HP plans to increase enforcement of its intellectual property, a move aimed at vendors selling products based on HP technology - not at the users of those products.
HP's announcement of the formation of a centralised IP licensing organisation was designed to coincide with the release by the USPatent and Trademark Office of a list of top companies receiving patents.
HP moved from ninth place on that list to #5, receiving 1759 patents while maintaining a relatively flat annual research and development budget of about $US4 billion over the past few years, company officials said.
The top spot on the patent list was again held by IBM, which received 3415 patents last year, up slightly from 3288 in 2002. It was IBM's 11th consecutive year as No. 1.
"There is no intention at all to go after end-users," said Joe Beyers, who as vice-president of IP licensing at HP will head the newly created unit. Beyers said his unit would focus on firms that shipped products using HP's technology and would work to do more to make companies better aware of IP licensing opportunities, he said.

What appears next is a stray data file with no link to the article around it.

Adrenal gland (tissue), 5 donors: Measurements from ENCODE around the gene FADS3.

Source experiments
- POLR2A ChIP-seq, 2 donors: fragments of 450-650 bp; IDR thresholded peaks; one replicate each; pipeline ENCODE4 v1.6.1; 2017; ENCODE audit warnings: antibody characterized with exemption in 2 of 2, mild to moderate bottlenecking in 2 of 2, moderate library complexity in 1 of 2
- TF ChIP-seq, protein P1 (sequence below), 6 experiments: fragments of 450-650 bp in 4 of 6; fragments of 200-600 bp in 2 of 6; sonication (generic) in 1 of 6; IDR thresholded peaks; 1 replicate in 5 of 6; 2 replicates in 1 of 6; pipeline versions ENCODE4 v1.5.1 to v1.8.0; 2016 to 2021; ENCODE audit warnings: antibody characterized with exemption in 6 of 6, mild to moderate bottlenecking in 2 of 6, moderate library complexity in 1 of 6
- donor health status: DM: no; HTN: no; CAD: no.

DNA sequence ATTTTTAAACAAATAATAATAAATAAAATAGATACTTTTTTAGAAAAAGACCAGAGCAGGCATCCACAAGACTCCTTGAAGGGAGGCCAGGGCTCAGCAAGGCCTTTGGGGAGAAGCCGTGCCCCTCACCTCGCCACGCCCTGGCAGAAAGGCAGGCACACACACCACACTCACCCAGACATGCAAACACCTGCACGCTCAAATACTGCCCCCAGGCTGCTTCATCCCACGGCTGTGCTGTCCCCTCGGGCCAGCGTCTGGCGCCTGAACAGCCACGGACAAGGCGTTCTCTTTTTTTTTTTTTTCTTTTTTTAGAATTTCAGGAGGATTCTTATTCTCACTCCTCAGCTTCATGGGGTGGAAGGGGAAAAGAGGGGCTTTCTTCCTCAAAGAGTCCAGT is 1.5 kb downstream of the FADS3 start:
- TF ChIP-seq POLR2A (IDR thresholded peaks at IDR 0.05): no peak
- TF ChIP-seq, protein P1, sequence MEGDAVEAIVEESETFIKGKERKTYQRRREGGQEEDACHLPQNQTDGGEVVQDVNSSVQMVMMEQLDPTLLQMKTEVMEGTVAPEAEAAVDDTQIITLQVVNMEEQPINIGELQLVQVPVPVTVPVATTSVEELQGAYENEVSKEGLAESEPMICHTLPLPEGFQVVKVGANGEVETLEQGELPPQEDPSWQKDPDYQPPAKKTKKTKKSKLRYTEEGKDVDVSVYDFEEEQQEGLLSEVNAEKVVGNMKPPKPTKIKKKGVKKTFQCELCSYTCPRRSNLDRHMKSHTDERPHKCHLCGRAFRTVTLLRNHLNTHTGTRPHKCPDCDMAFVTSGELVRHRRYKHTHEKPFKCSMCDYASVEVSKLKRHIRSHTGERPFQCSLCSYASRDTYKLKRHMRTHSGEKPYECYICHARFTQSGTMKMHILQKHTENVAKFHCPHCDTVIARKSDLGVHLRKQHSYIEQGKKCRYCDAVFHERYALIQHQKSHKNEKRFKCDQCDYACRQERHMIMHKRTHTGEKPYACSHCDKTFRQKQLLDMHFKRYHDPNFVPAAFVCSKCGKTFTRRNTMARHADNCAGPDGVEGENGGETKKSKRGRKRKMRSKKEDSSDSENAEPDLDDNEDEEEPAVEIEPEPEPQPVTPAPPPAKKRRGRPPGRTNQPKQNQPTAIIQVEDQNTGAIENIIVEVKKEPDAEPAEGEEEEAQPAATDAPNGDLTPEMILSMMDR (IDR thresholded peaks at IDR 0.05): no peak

In addition to IBM and HP, two other US-based companies were in the top 10, Micron Technology which was No. 6 (#3 in 2002), and Intel at #7 (#15 in 2002).
After IBM, the list is: #2 - Canon Kabushiki (1992 patents), #3 - Hitachi (1893), 4 - Matsushita Electric Industrial (1786), #5 - Hp, #6 - Micron, #7 - Intel (1592), #8 - Philips (1353), #9 - Samsung Electronics (1313), and #10 - Sony (1311).
HP officials said the company had been managing its IP on an "ad hoc" basis by business units and had missed out on opportunities to "gain additional value" from its portfolio.
The company has started several licensing programs, including technology involving DVD+RW, a format for rewritable DVDs; HP Auto-MIDX Networking, a technology for automatically configuring local area networks; and Ultrium, a format for next-generation linear data storage.